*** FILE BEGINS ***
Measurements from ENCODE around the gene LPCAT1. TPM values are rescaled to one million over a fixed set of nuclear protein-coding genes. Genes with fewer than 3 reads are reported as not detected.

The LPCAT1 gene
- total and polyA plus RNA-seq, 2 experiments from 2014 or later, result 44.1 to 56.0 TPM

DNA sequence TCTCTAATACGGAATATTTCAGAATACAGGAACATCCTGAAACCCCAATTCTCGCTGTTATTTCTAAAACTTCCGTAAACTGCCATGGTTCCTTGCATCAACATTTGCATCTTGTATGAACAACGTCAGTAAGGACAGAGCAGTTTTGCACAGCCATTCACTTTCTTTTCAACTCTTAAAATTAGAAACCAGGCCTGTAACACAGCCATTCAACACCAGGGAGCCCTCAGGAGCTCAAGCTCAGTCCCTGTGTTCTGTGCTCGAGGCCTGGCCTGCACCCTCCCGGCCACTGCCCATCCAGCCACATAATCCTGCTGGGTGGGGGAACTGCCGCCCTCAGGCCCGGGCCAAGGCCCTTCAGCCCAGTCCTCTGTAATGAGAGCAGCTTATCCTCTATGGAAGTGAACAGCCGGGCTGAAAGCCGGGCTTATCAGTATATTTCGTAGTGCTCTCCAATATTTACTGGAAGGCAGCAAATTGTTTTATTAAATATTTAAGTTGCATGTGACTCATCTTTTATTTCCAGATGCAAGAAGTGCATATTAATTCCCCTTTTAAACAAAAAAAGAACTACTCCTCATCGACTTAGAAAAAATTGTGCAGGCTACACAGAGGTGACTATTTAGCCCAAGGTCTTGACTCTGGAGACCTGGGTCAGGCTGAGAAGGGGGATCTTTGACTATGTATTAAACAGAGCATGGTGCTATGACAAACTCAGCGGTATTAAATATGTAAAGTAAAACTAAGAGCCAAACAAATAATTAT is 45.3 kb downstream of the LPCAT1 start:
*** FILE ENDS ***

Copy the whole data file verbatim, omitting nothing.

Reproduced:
Measurements from ENCODE around the gene LPCAT1. TPM values are rescaled to one million over a fixed set of nuclear protein-coding genes. Genes with fewer than 3 reads are reported as not detected.

The LPCAT1 gene
- total and polyA plus RNA-seq, 2 experiments from 2014 or later, result 44.1 to 56.0 TPM

DNA sequence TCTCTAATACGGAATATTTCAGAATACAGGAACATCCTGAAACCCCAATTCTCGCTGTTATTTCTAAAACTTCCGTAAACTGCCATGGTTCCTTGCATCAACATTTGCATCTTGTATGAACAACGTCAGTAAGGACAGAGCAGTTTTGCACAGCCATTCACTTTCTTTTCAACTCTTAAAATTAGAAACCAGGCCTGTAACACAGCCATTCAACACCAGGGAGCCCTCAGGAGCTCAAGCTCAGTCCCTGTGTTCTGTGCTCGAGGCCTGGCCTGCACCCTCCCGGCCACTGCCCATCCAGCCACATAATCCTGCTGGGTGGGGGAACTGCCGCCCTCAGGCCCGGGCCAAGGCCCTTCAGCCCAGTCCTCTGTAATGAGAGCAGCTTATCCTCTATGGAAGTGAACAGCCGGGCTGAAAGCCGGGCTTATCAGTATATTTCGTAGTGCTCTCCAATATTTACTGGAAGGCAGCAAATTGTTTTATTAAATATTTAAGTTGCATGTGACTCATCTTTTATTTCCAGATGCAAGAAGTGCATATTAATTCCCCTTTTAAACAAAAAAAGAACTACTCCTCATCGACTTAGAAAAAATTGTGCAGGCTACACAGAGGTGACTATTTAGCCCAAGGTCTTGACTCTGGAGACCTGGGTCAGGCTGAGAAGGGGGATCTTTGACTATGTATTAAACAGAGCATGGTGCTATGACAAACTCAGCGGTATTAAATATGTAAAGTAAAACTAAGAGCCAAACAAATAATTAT is 45.3 kb downstream of the LPCAT1 start: